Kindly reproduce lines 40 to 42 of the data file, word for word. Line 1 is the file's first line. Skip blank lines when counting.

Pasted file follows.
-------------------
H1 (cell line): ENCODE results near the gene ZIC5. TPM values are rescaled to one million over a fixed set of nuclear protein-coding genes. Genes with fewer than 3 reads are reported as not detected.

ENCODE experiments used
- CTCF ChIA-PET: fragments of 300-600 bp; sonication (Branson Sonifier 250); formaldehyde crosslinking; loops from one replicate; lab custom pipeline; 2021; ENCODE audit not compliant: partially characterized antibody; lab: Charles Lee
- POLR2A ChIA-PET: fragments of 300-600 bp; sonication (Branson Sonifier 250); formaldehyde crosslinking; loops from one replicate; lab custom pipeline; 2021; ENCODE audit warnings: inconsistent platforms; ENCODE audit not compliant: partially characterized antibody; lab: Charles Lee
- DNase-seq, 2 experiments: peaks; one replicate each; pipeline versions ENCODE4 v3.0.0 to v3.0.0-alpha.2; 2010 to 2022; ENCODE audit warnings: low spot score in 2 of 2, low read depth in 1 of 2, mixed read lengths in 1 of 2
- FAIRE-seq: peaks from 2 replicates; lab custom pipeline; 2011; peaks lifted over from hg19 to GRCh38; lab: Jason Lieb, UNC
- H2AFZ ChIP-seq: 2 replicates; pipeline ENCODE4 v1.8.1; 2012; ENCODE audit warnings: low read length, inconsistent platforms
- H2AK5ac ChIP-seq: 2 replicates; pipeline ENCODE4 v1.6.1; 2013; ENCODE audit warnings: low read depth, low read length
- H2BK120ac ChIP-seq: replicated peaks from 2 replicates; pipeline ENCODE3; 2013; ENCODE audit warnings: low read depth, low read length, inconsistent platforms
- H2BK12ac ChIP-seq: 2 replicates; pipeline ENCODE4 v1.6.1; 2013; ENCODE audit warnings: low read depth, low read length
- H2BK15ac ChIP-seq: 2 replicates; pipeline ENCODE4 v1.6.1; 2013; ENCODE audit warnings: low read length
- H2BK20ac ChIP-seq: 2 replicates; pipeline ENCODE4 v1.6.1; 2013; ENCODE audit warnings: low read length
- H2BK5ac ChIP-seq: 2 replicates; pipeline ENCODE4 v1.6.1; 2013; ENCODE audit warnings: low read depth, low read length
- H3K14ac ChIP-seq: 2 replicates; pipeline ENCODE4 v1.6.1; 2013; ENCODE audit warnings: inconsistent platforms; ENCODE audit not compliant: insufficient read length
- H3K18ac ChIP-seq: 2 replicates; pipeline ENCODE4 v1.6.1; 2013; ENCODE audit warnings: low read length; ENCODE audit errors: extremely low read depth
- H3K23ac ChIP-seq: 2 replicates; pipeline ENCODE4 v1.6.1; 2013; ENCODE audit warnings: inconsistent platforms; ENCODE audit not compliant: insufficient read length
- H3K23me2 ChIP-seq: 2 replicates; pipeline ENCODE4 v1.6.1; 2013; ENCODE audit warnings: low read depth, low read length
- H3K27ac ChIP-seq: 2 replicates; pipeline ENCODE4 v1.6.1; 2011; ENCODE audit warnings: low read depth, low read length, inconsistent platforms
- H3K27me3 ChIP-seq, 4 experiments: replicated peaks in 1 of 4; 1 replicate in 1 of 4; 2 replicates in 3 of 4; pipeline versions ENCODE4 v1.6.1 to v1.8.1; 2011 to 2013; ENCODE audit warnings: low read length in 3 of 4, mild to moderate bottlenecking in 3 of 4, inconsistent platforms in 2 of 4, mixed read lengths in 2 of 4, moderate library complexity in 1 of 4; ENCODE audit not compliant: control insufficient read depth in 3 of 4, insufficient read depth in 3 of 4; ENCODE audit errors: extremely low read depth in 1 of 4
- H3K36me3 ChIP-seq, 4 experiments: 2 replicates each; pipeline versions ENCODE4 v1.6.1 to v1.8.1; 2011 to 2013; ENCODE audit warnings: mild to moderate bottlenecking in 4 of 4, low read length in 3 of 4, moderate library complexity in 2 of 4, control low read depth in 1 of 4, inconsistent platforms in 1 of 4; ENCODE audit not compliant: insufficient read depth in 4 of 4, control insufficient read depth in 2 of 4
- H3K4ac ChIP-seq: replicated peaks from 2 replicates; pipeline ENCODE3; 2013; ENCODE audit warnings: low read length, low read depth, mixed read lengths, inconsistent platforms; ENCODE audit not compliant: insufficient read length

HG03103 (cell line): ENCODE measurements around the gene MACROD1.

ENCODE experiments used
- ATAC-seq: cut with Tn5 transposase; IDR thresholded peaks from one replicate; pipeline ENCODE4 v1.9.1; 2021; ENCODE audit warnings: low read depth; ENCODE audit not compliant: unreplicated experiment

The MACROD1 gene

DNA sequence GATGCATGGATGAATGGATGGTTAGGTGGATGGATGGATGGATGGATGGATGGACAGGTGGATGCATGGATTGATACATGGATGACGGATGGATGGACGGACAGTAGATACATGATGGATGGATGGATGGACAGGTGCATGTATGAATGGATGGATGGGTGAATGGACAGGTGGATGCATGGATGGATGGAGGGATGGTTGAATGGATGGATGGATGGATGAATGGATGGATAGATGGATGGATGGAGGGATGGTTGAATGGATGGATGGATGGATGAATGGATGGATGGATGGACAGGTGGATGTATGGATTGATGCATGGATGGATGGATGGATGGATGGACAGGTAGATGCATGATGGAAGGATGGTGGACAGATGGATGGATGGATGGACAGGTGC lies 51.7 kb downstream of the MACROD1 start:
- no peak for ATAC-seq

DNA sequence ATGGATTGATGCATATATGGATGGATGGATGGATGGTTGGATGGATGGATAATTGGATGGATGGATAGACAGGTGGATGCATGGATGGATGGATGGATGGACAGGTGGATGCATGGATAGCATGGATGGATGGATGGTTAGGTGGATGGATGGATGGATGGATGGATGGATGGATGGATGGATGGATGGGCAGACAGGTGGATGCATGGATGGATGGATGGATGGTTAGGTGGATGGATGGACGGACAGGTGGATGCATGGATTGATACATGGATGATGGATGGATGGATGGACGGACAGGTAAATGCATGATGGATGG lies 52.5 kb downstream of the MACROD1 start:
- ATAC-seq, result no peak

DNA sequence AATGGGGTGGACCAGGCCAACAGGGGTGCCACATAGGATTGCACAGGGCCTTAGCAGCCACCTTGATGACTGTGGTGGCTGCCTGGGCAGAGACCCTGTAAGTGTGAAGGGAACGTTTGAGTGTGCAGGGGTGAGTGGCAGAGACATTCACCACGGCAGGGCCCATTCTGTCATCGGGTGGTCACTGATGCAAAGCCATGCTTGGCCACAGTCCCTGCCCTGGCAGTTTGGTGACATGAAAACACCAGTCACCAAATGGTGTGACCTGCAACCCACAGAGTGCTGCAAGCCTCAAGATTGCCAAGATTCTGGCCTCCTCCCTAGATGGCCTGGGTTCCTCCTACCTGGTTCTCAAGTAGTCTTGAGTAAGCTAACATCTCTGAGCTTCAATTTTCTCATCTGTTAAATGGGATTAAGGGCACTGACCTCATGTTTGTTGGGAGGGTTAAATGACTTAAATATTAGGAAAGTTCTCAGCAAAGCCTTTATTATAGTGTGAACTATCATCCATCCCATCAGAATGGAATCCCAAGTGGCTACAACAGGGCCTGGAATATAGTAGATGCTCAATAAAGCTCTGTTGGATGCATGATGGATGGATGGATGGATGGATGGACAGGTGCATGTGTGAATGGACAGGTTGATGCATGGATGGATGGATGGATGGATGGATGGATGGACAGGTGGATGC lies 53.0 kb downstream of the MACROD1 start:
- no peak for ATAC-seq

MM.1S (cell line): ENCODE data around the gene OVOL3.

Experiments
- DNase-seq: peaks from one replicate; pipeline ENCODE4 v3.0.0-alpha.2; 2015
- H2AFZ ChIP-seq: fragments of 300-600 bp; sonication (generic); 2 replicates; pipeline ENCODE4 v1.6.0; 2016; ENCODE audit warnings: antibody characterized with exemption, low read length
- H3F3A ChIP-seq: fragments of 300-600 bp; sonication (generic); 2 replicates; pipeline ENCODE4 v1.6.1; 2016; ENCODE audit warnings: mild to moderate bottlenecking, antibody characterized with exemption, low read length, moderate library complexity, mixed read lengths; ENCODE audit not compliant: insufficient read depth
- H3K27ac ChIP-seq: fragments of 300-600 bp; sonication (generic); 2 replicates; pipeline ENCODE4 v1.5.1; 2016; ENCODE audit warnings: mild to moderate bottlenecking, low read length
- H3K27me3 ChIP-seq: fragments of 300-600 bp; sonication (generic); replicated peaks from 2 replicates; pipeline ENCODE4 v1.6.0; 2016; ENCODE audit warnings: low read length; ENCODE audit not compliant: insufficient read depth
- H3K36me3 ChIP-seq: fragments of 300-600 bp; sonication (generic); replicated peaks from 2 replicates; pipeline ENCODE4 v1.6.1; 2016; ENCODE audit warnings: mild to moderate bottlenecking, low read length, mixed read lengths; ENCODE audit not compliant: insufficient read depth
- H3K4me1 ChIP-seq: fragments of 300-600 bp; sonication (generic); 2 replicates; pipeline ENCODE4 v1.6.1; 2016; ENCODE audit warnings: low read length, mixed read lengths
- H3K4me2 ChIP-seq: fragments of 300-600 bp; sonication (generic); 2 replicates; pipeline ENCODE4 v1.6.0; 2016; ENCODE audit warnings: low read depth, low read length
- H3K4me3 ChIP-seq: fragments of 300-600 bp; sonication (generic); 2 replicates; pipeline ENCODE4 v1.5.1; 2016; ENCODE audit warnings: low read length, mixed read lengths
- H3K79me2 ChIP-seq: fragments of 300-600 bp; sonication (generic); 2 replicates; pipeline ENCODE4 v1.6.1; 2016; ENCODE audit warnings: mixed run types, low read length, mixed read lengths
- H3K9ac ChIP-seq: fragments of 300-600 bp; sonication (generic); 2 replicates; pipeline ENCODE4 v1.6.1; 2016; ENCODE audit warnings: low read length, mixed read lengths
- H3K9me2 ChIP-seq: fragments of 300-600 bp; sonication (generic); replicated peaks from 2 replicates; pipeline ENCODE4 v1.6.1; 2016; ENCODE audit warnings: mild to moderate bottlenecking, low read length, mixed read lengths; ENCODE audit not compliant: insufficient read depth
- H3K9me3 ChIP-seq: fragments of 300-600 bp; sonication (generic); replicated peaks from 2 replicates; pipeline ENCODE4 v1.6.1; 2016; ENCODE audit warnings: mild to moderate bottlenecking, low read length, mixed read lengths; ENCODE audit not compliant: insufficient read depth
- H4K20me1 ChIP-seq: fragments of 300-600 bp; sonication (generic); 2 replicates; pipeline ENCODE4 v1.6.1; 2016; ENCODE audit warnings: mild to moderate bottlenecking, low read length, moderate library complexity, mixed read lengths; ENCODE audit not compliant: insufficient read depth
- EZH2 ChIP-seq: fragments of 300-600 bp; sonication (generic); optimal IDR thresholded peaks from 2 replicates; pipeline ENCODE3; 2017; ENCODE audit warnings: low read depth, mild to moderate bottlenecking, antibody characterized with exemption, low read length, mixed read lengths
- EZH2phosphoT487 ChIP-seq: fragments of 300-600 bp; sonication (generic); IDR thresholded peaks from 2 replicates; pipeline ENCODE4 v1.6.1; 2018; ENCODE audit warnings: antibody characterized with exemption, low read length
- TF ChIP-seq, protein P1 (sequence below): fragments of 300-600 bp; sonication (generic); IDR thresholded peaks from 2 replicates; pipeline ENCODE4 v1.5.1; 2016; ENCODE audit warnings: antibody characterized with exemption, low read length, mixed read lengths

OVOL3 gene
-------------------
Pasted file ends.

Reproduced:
- H3K4me1 ChIP-seq: fragments of 300-600 bp; sonication (generic); 2 replicates; pipeline ENCODE4 v1.6.1; 2016; ENCODE audit warnings: low read length, mixed read lengths
- H3K4me2 ChIP-seq: fragments of 300-600 bp; sonication (generic); 2 replicates; pipeline ENCODE4 v1.6.0; 2016; ENCODE audit warnings: low read depth, low read length
- H3K4me3 ChIP-seq: fragments of 300-600 bp; sonication (generic); 2 replicates; pipeline ENCODE4 v1.5.1; 2016; ENCODE audit warnings: low read length, mixed read lengths